The Jesuit Way Forward

By Jo Ann Rooney, J.D., L.L.M., Ed.D., President of Loyola University Chicago

Dr. Jo Ann Rooney headlined the April 25 gathering of the Jesuit Alumni and Friends Network of Chicago (photo courtesy of Christian Anderson for Loyola University Chicago)

To better speak about the future of Jesuit colleges and universities, it helps to step back and revisit a bit our historical foundation. When we discuss and debate contemporary challenges and opportunities, it is necessary to pause and remember what gave rise to this marvelous mission, which has touched most everyone in this room, and, in many ways, continues to shape our world.

The origin of Jesuit education was, as the Jesuit historian Rev. John W. O’Malley, S.J. says, “…a crucial event in the history of schooling within the Catholic church and in Western civilization.”

Yet, this had not been the Jesuits’ original plan.

The Society was not formed with the idea of creating schools and great centers of learning around the world. In the first years of the Society, St. Ignatius of Loyola resisted the idea of founding and managing schools; he reasoned that to do so would tie their ministry to one geography. A fixed address would impair the heart of the Society’s role as God’s mobile emissaries.

Ignatius knew from his own education at the University of Paris that inquiry and reasoned dialogue were not incompatible with faith. Rather, inquiry and dialogue enlarged and deepened faith. He began to see that aspects of God could be found in all people and places. That spirit of inquiry is supported by the inherent conviction that traces of the divine can be found in things as different as plants, languages and cultures as much as in a chapel. This spiritual experience of being in the world — able to marvel at creation, whether in science, art or philosophy — drove the Jesuits toward an educational mission that was not at all confined by geography but rather, would come to encompass Europe, Asia, Africa and eventually, the New World.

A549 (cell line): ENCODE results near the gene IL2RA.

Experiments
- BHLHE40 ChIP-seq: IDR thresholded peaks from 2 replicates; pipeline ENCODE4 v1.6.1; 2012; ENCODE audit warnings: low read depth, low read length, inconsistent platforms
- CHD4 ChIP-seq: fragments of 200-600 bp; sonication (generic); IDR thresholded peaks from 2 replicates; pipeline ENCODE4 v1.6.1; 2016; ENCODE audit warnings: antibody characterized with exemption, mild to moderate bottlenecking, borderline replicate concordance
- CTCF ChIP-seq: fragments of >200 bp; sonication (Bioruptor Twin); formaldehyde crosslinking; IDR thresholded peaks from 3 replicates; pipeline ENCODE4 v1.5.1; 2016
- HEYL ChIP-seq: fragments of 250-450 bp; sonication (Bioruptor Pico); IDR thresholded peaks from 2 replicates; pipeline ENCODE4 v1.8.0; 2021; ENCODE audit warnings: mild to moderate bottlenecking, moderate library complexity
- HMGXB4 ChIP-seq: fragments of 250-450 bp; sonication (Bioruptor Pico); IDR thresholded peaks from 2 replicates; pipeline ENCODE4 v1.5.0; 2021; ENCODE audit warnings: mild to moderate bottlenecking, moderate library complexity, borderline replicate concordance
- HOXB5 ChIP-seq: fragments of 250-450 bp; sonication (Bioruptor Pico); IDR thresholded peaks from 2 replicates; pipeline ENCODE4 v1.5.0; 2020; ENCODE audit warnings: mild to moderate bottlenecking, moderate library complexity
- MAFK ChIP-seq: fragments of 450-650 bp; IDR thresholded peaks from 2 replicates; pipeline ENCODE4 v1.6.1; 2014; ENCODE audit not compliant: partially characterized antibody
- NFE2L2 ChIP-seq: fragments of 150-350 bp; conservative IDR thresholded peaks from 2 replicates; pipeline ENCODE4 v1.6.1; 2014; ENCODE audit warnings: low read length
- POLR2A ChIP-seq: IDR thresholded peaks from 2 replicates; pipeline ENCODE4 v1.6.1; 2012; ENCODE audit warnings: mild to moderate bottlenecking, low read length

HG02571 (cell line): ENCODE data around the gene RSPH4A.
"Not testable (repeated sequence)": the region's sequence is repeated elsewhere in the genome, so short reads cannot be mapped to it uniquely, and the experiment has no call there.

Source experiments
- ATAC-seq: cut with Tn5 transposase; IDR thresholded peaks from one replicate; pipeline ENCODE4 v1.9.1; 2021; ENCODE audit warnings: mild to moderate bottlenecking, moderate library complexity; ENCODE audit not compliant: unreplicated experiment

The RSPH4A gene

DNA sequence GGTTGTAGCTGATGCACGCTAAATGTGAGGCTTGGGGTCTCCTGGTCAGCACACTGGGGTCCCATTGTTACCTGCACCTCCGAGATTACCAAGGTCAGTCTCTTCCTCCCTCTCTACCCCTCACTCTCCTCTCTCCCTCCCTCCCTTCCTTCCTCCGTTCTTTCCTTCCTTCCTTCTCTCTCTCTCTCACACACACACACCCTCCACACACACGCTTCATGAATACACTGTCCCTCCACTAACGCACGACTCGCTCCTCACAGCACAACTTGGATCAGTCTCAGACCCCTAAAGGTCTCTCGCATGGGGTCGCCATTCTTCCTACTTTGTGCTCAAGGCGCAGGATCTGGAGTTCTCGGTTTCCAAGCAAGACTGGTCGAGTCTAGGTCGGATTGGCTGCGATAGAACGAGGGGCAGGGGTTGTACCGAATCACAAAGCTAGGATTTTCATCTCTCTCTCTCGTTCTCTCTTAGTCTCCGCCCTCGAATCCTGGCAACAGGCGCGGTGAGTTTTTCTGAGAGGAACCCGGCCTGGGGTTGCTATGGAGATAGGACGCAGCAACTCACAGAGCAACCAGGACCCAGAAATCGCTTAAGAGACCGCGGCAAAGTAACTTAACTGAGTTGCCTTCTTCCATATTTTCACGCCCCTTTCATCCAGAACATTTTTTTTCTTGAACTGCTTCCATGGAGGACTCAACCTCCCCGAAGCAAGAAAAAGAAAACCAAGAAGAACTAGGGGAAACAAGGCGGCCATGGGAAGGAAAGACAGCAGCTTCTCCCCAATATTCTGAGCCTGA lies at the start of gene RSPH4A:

Rev. Stephen Schloesser, S.J., chairman of the History Department at Loyola University Chicago, identifies the primary marker of Jesuit ministries with one simple term: “adaptability.” As often as not, the initial plans of the Jesuits did not work out and they had to adjust according to unanticipated circumstances. We sometimes joke that Ignatius should be the patron saint of “Plan B,” and the image of a Shark Ion Robot vacuum that we see in commercials today can serve as metaphor for the Jesuit way of working. It hits a wall and, instead of being stopped, it turns slightly one way or another to keep working. Eventually it returns to its base station to recharge and begin again. It is the ability to adjust — even the expectation that there are always obstacles and that adaptation is normal — which drives the evolution of Jesuit ministries, including education.

It is no surprise that the innovative Arrupe College recently sprang forth at a Jesuit university like Loyola.